Over the summer the White House overhauled NEPA, which has been on the books since the 1970s, to reduce the time in which environmental impact statements and assessments must be completed, limit the length of those documents and modify how climate change should be considered under the statute.

“I’ve been wanting to do this since day one,” President Donald Trump told an audience in July at a UPS warehouse in Atlanta. Under the new version of NEPA, it will be easier to approve infrastructure projects like highways, Trump said.

Oil and gas

Drilling in ANWR has long been a Republican goal but GOP lawmakers have been thwarted for decades from tapping into the region, which is thought to possess beneath its crust billions of barrels of oil.

At the urging of Sen. Lisa Murkowski, R-Alaska, a provision to allow drilling in ANWR made its way into the 2017 tax legislation that became law.

“The Willow project alone will be massive and bring to our state hundreds of good-paying jobs for hard-working Alaskans,” Sen. Dan Sullivan, R-Alaska, said, adding that the National Strategic Petroleum Reserve-Alaska, the federal area in question, is “slated to be among the hottest energy prospects in the world.”

The BLM manages the NPR-A, which spans more than 23 million acres on Alaska’s North Slope.

A U.S. Geological Survey study released this month found oil and gas drilling could harm 34 percent of maternal polar bear dens in the Alaskan Arctic.

“The attacks on the Arctic just continue to escalate,” Nicole Whittington-Evans, Alaska program director for Defenders of Wildlife, said in a statement. “The finalization of oil and gas plans for the Willow project and the Arctic National Wildlife Refuge are a one-two punch to wildlife including imperiled Southern Beaufort Sea polar bears and their critical habitat,” Whittington-Evans said. “Despite the urgent need to ramp down our carbon emissions, as the Arctic continues to melt, the Bureau of Land Management just continues its drumbeat to drill for fossil fuels.”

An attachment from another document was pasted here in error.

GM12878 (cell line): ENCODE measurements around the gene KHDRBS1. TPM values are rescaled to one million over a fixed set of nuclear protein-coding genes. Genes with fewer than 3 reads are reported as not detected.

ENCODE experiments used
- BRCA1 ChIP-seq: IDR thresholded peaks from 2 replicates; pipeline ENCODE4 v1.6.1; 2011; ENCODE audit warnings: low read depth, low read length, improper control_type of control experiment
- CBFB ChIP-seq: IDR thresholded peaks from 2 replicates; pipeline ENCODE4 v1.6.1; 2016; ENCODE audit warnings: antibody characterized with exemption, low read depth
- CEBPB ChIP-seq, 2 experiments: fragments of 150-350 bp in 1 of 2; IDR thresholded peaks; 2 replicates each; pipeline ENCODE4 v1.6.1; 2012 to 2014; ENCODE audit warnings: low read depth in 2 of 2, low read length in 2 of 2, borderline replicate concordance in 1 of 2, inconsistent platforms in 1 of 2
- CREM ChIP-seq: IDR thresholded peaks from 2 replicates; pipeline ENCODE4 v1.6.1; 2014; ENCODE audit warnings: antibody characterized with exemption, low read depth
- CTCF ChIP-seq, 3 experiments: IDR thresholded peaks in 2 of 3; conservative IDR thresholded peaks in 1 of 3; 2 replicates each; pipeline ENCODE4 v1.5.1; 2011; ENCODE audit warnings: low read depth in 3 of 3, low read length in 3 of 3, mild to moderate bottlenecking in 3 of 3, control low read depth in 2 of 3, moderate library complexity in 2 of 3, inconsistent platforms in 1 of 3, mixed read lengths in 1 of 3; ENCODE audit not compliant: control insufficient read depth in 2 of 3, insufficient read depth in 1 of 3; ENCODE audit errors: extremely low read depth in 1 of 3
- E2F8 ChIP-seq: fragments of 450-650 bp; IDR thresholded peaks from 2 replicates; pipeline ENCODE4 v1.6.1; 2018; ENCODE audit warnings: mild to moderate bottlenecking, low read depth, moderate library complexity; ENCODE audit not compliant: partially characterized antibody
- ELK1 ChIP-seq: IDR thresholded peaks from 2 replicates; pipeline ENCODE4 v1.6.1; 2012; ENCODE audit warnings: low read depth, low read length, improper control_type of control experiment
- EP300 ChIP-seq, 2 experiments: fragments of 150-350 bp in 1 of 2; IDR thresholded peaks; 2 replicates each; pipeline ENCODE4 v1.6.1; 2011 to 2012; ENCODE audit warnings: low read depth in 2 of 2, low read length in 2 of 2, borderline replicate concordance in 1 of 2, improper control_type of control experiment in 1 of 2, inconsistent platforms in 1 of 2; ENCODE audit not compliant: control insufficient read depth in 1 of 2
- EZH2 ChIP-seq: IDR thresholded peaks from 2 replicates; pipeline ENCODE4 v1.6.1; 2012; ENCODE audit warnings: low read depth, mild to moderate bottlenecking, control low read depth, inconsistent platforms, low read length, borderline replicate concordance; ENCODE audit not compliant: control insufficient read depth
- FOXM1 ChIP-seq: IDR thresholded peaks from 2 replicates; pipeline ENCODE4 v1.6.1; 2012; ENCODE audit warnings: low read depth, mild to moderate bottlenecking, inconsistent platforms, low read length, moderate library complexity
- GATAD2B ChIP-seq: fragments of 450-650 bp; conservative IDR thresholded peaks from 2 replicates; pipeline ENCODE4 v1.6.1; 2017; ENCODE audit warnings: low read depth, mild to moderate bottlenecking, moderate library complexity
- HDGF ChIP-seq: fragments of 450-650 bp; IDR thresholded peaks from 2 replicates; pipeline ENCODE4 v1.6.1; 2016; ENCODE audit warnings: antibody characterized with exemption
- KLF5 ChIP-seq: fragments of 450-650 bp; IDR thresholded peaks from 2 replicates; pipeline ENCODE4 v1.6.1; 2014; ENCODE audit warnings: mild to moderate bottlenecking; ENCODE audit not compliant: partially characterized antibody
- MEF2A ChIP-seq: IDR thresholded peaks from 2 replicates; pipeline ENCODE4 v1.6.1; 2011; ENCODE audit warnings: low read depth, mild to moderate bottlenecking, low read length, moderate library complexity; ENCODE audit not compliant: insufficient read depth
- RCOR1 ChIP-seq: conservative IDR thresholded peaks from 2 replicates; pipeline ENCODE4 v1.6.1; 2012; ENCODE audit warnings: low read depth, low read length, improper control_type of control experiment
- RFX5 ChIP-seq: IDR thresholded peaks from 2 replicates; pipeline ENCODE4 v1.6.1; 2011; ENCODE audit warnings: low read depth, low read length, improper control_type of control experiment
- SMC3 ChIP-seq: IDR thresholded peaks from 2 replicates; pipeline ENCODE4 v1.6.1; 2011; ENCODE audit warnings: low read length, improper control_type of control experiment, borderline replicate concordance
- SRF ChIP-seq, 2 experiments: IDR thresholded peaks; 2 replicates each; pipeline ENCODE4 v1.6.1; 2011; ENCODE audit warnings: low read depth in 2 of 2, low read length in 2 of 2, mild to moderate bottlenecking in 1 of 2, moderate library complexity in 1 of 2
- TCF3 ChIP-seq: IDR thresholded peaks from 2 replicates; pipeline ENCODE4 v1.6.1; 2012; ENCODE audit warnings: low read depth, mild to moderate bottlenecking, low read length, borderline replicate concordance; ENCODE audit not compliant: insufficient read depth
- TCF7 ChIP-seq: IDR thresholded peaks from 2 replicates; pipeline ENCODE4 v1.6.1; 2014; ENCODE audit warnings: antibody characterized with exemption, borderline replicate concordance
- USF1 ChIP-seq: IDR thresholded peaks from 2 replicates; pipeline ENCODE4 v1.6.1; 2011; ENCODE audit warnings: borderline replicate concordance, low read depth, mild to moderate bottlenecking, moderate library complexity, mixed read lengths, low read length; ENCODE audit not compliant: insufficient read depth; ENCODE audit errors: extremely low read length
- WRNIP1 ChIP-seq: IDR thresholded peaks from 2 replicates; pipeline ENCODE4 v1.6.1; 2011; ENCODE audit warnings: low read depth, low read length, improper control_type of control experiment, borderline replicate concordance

One resource-extraction project supported by the administration but opposed by Murkowski and Sullivan is the so-called Pebble Mine, a gold, copper and molybdenum site near Bristol Bay, which has divided the state politically and is near the world’s biggest salmon run. Murkowski said this month she would use the appropriations process to block approval of the project.

Sullivan, who is running for reelection against Al Gross, an independent, came out against the mine on Aug. 24 following the Army Corps of Engineers’ decision that the project did not meet federal water permitting guidelines. Inside Elections with Nathan L. Gonzales rates the election “likely Republican,” though the race has proven tighter than expected.

After spending billions of dollars, Royal Dutch Shell in 2015 abandoned its efforts to drill for oil in the Arctic Ocean off the Alaskan coast, a high-profile exit that sent shock waves through the industry.

Drilling in frigid waters is notoriously difficult. It is more expensive than drilling in other climates, requires different technical training, has a shorter season and requires higher oil prices to financially justify.

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Photos of the week ending December 8, 2023